• Well said: I cringe at a lot of my earlier work. But then, there are also some pleasant surprises there, too 🙂

              So long as your expectations are higher than your clients, all is well.

  17. Aspiration – to self perception – to reality. I got my first camera at 5 and was developing and printing b&w by 10 and had an enlarger by about 14. After graduation from University in NY in ’64 I decided I wanted to be a professional and threw myself into it 100%. I got pretty good at small object photography using a 4 by 5 view camera – the bit about you learning to light the watches is very familiar. After a few years self perception told me that I had no more than a mediocre talent and the reality was that to support my family I needed to cash in my ticket and get a Master’s degree. I learned an important lesson. That I desperately wanted to excel and that I had given photography my best effort and demonstrated to my own satisfaction that the potential I felt in myself wasn’t going to get expressed through photography. It took me another 40 years to find that potential in myself. And then I got an unexpected gift. At about 65 I set a camera and mini tripod on a ledge and pointed it out across some water at a night sky with the moon and some very nice clouds. I knew exactly where to put the moon and when the clouds were right. Effortlessly. All the old uncertainty was gone. Somehow I had learned to see clearly. I believe, but can never know, that other forms of self discipline like meditation changed my ability to perceive. That was 5 years ago and I have been through a Canon 600D and lots of lenses to a Olympus EPL-1 to the OM D. The latter is the best camera I have ever owned. A more than good enough marriage between the size and handling of a Leica iiig and the direct seeing of a Nikon F. I have learned that I want to shoot mostly B&W and that I am not interested in cropping – shooting like with slide film knowing I am getting whatever cropping I see in the camera. I don’t want prints, what I see on the screen is enough. I’m not interested in making money or the future. Just the shot I get today that goes up on my website and what it means to me. I’m back at the stage of learning what I can do with digital B&W. The gap between aspiration and reality has narrowed as it jolly well should by the time one is 70! I am delighted with the tones I get from digital B&W and have tried the odd roll of film in my Nikon and Bronica 645, but no I don’t want to go back there. I am having to relearn photography and your blog helps. I find your B&W work goes in and sticks in my visual imagination. It is different enough from what I do that I am not confused, but similar enough so it changes my visual sense of possibility. You also give me hints at things I need to learn – like you said Silver Efex Pro had major limitations. I’m still at the stage of appreciating how much more I can get out of a RAW file with it compared what I could tease out of a silver print in the darkroom. It reminds me of realizing that if I wanted to get better prints from film that I needed to read Ansel Adam’s The Negative! Great to hear the story of your professional and artistic development in the context of the pressures of your life and your psychological perception of it all. Great post.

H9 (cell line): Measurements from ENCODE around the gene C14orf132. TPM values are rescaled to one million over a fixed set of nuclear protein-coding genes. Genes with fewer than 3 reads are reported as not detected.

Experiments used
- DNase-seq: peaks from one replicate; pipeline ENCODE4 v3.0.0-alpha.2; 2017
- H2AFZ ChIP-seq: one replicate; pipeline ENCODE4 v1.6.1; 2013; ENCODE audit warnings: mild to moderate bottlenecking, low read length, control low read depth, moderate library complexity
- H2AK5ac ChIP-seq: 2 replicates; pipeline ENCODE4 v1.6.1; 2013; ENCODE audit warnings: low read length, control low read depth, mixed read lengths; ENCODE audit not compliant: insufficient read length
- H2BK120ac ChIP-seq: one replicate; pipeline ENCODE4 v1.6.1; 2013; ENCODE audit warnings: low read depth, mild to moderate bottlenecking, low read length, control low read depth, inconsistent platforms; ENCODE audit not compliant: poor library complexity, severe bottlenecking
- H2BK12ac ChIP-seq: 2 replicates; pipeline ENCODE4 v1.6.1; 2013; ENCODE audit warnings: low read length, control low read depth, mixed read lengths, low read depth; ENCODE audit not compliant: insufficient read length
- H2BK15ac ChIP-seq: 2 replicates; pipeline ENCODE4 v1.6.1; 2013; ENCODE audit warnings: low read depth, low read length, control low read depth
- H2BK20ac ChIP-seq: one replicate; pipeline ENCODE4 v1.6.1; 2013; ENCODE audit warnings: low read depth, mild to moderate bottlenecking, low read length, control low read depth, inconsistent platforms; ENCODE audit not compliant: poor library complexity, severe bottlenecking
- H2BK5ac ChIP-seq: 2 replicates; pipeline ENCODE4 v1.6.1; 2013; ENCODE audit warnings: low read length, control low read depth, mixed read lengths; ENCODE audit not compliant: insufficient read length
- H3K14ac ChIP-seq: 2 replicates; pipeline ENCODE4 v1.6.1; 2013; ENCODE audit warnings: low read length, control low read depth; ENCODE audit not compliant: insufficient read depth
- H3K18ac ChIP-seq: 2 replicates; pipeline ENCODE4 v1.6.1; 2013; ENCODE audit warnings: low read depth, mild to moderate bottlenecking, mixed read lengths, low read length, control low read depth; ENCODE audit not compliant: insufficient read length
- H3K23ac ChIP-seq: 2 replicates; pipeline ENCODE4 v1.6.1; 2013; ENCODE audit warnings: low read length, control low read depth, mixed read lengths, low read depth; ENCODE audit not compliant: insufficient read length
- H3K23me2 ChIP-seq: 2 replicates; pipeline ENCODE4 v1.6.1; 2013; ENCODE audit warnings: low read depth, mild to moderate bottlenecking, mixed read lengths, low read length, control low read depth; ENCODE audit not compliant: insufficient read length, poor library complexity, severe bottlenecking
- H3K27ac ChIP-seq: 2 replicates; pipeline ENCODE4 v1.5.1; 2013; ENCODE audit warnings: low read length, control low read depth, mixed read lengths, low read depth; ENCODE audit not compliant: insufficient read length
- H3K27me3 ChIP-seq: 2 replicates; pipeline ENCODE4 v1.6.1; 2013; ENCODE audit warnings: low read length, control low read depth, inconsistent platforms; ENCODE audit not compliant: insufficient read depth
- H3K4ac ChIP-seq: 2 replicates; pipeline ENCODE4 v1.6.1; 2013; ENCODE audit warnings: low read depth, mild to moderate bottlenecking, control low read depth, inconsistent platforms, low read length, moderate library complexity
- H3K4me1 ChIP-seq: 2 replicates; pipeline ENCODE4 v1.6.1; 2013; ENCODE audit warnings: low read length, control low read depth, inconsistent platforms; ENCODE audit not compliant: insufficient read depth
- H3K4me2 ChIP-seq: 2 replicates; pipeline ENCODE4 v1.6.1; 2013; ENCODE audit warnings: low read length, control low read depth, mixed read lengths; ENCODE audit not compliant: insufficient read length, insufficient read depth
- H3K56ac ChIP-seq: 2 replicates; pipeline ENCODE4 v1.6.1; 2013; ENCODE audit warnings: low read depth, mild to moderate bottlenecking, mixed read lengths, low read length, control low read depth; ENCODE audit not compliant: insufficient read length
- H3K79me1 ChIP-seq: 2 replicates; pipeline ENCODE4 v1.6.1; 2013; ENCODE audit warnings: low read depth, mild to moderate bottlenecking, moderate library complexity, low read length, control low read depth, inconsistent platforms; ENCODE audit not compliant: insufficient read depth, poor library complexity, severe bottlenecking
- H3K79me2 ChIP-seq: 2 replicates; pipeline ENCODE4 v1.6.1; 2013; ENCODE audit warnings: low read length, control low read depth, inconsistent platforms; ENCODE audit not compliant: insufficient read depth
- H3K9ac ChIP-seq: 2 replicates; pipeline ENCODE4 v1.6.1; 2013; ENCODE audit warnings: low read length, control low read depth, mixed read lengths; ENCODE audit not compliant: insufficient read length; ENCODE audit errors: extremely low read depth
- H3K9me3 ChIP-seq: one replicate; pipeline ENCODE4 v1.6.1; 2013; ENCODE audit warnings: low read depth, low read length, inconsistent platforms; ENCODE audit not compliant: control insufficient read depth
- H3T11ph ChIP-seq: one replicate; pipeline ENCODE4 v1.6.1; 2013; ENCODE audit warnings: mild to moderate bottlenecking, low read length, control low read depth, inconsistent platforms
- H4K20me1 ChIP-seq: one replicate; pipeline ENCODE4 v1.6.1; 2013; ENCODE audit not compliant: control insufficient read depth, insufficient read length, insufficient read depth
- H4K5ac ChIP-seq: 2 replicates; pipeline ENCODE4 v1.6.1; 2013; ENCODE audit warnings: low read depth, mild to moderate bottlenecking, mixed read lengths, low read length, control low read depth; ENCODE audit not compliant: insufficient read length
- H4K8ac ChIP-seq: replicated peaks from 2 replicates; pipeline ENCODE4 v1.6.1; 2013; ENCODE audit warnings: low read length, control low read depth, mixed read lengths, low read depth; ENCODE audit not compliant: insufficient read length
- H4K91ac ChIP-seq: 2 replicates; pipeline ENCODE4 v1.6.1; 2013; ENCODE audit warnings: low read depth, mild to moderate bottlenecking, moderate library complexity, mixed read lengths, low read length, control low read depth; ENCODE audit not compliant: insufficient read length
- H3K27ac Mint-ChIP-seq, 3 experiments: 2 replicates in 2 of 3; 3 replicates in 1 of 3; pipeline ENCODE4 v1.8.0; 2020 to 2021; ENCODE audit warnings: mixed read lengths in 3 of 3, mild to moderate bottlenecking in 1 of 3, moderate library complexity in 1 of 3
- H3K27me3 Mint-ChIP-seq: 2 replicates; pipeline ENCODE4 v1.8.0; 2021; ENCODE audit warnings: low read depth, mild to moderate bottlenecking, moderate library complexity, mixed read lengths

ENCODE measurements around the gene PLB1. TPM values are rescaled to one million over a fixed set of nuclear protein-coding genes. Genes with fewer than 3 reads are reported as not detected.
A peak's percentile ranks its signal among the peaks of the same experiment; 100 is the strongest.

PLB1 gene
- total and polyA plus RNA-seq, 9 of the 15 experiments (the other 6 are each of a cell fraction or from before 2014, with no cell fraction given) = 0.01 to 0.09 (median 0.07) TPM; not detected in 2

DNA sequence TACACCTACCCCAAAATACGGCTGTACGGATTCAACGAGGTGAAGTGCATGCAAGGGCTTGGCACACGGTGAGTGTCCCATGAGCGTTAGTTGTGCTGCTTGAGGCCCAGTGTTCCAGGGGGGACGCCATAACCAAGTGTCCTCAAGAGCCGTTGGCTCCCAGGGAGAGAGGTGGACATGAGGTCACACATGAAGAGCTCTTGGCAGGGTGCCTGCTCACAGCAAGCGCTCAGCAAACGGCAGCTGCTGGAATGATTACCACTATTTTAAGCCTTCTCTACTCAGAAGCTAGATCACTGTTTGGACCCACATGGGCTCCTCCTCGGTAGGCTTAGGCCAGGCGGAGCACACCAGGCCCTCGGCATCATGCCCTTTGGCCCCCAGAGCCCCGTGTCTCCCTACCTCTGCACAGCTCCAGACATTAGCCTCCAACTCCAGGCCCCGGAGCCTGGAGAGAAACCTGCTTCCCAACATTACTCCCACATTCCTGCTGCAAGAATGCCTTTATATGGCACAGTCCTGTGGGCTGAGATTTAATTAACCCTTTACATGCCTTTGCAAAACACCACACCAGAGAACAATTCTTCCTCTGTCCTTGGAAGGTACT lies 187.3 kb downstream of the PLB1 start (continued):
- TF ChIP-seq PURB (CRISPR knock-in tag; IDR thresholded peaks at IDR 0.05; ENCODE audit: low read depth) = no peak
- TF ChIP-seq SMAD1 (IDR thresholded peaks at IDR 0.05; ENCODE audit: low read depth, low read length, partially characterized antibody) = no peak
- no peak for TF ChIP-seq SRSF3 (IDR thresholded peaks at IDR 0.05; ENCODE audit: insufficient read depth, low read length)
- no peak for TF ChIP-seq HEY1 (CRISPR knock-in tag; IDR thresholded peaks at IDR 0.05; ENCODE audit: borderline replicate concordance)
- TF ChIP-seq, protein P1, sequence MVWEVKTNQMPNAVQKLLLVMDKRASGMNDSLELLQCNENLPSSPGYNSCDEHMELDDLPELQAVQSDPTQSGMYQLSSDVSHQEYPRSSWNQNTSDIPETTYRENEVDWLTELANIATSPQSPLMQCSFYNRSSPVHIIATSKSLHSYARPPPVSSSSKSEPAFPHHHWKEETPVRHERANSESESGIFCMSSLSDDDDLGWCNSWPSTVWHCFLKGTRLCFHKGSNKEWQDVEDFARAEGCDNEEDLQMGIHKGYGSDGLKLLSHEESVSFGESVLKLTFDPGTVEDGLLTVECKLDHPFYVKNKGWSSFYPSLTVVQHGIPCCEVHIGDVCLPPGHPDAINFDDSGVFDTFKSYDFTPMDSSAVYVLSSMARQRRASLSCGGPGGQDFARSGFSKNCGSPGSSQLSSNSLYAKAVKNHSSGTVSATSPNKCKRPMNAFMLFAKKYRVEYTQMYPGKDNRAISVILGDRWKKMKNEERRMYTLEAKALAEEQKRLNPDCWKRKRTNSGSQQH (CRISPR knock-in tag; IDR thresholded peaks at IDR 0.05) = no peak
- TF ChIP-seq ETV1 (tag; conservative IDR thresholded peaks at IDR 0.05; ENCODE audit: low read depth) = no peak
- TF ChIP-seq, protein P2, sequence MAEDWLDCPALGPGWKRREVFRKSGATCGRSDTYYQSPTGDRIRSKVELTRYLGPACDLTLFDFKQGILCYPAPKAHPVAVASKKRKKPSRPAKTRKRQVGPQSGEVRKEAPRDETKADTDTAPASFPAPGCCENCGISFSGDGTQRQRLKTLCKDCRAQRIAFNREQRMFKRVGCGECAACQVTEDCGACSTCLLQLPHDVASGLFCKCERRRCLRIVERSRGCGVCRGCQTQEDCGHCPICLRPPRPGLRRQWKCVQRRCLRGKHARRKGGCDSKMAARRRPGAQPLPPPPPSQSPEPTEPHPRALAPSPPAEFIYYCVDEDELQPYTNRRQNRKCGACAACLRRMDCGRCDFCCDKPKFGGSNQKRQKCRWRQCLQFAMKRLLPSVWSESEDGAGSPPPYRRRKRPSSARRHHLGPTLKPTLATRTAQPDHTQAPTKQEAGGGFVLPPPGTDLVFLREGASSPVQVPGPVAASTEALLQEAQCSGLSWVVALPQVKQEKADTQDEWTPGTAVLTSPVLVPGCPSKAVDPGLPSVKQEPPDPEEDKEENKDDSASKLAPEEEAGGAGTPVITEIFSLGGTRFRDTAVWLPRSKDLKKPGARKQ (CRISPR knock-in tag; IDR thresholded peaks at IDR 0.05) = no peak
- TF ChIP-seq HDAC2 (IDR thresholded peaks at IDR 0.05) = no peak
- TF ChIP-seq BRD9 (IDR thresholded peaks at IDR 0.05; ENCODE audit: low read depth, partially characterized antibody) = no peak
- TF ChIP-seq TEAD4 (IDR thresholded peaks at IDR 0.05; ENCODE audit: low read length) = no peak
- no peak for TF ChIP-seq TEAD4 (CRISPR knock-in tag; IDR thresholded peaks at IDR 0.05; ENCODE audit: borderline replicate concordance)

• Thanks Lorenz, that’s an interesting story – and I suppose goes to reaffirm the reason why I’m always worried that I’ll never be quite good enough – perhaps not in a technical sense, but there are so many other things required to make a business of this, and failure at any one means disaster. We can only try until it’s clear that it’s going no further, then move on. Who knows, like you, everything might just fall into place one day. I think my post on the anxiety of infinite composition might have resonated with you…